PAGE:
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Sikhism – The 5 K’s Learning Objective: Learning Objective: 1. To understand that the 5k’s are symbols of the Khalsa.

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Presentation on theme: "Sikhism – The 5 K’s Learning Objective: Learning Objective: 1. To understand that the 5k’s are symbols of the Khalsa."— Presentation transcript:

1 Sikhism – The 5 K’s Learning Objective: Learning Objective: 1. To understand that the 5k’s are symbols of the Khalsa.

2 Every man and woman who belongs to the Khalsa must wear five symbols which show that they are Sikhs. Every man and woman who belongs to the Khalsa must wear five symbols which show that they are Sikhs. They are usually called the Five K’s because in Punjabi their names all begin with the letter ‘K’. They are usually called the Five K’s because in Punjabi their names all begin with the letter ‘K’. The Five K’s

3 (1) Kesh Kesh is hair. Sikhs promise not to cut their hair but let it grow as a symbol of their faith. Because during their lifetimes it will get very long they wear turbans to keep it tidy. Kesh is hair. Sikhs promise not to cut their hair but let it grow as a symbol of their faith. Because during their lifetimes it will get very long they wear turbans to keep it tidy. They believe that this demonstrates their obedience to God. They believe that this demonstrates their obedience to God. A Sikh wearing a Turban

4 (2) Kangha The Kangha is a small wooden comb. It keeps the hair fixed in place, and is a symbol of cleanliness. Combing their hair reminds Sikhs that their lives should be tidy and organised. Take note year 6! The Kangha is a small wooden comb. It keeps the hair fixed in place, and is a symbol of cleanliness. Combing their hair reminds Sikhs that their lives should be tidy and organised. Take note year 6! The Kangha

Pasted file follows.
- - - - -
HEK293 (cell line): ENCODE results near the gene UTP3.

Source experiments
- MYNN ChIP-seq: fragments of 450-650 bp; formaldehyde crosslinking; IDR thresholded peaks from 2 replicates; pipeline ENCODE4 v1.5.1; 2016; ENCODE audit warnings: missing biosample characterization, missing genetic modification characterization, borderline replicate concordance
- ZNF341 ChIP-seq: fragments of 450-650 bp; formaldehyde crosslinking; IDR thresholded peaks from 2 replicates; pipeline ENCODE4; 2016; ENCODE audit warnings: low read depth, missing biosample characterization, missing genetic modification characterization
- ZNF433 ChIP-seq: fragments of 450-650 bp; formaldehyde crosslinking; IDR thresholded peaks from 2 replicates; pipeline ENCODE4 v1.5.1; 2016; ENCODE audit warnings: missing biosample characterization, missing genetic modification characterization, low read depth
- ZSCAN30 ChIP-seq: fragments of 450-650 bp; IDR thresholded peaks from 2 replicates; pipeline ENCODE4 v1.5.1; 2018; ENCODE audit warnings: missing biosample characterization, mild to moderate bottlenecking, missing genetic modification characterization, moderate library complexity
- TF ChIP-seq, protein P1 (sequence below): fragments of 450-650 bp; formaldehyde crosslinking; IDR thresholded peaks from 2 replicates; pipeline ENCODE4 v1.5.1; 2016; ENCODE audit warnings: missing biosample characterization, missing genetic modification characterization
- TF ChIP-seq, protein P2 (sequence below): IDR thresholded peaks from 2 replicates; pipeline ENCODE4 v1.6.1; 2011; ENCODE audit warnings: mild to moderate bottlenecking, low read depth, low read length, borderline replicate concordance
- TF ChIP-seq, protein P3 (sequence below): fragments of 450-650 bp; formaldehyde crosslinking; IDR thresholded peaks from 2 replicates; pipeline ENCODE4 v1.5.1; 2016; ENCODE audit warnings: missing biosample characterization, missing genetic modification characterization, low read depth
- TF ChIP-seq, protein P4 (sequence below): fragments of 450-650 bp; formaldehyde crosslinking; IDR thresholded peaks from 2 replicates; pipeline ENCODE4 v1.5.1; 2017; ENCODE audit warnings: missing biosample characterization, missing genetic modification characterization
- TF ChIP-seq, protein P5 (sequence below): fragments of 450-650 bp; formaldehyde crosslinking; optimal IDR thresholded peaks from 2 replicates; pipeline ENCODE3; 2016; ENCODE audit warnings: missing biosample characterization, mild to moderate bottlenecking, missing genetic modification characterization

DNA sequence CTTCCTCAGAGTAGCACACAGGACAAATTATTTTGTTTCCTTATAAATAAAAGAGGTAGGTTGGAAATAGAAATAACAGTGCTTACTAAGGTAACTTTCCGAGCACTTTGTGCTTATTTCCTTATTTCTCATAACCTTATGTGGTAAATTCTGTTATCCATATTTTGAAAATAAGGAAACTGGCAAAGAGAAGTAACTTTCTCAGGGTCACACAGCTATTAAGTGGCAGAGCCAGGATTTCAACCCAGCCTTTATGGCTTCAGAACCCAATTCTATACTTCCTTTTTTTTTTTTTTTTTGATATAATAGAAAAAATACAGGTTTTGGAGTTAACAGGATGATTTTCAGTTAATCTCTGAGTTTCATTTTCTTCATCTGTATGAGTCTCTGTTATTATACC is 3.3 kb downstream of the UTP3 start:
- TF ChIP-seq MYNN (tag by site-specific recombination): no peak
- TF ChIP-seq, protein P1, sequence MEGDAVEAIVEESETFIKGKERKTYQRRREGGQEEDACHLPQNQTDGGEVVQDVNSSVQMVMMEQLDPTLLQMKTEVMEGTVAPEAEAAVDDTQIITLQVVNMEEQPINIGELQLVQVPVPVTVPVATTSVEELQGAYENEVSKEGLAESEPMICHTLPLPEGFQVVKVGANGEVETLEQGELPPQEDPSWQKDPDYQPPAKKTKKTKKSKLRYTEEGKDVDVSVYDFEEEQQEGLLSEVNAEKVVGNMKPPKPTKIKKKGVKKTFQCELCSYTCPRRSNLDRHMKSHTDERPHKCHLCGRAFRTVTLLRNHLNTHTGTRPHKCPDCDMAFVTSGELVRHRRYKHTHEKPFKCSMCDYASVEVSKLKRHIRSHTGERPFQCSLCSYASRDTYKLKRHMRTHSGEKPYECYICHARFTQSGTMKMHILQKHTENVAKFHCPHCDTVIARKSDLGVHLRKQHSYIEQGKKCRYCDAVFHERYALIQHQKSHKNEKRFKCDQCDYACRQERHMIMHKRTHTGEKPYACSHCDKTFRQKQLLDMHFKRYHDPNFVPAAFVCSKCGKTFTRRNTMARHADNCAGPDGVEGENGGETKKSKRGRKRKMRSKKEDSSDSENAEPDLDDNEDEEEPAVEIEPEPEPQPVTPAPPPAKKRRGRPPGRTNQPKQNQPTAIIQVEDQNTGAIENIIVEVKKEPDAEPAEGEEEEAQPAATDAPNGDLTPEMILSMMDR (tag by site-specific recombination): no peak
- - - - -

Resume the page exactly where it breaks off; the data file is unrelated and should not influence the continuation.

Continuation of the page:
5 (3) The Kara The kara is a steel bangle worn on the arm. It is a closed circle with no beginning and no end...as with God there is no beginning and no end. The kara is a steel bangle worn on the arm. It is a closed circle with no beginning and no end...as with God there is no beginning and no end. It is a reminder to behave well, keep faith and restrain from wrong doing. Wearing it will remind a sikh of his duties. It is a reminder to behave well, keep faith and restrain from wrong doing. Wearing it will remind a sikh of his duties. The Kara

6 The Last two are a reminder that Sikhs are warriors and always fight for what is right! The last two K’s are: 1. The Kachera 2. The Kirpan

7 (4) The Kachera These are short trousers worn as underwear. They were more practical than the long, loose clothes most people in India wore at the time of Guru Gobind Singh. These are short trousers worn as underwear. They were more practical than the long, loose clothes most people in India wore at the time of Guru Gobind Singh. The Guru said they were a symbol that Sikhs were leaving old ideas behind, following new better ones. The Guru said they were a symbol that Sikhs were leaving old ideas behind, following new better ones. The Kachera

8 (5) The Kirpan The warriors sword. These days a very tiny one is worn as a symbol of dignity and self respect. The warriors sword. These days a very tiny one is worn as a symbol of dignity and self respect. It demonstrates power and reminds sikhs that they must fight a spiritual battle, defend the weak and oppressed, and uphold the truth. It demonstrates power and reminds sikhs that they must fight a spiritual battle, defend the weak and oppressed, and uphold the truth. The Kirpan

9 Today’s Activity! Draw and label the 5 K’s in your Multicultural Education books! Draw and label the 5 K’s in your Multicultural Education books! Label your illustrations and explain each of the 5 K’s. Label your illustrations and explain each of the 5 K’s.


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